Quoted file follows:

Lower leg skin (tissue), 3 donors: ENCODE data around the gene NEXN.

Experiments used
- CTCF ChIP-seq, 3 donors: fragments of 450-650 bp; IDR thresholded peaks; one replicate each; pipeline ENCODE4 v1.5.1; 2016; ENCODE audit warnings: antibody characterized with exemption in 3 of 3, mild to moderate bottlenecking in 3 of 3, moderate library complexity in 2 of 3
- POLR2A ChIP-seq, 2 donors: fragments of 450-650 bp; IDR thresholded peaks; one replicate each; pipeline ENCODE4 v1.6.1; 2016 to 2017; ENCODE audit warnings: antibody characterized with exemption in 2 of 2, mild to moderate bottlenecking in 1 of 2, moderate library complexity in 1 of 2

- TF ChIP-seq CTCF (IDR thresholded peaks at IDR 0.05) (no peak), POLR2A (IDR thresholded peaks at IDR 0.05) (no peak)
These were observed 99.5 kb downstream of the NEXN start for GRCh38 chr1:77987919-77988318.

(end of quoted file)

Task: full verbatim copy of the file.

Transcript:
Lower leg skin (tissue), 3 donors: ENCODE data around the gene NEXN.

Experiments used
- CTCF ChIP-seq, 3 donors: fragments of 450-650 bp; IDR thresholded peaks; one replicate each; pipeline ENCODE4 v1.5.1; 2016; ENCODE audit warnings: antibody characterized with exemption in 3 of 3, mild to moderate bottlenecking in 3 of 3, moderate library complexity in 2 of 3
- POLR2A ChIP-seq, 2 donors: fragments of 450-650 bp; IDR thresholded peaks; one replicate each; pipeline ENCODE4 v1.6.1; 2016 to 2017; ENCODE audit warnings: antibody characterized with exemption in 2 of 2, mild to moderate bottlenecking in 1 of 2, moderate library complexity in 1 of 2

- TF ChIP-seq CTCF (IDR thresholded peaks at IDR 0.05) (no peak), POLR2A (IDR thresholded peaks at IDR 0.05) (no peak)
These were observed 99.5 kb downstream of the NEXN start for GRCh38 chr1:77987919-77988318.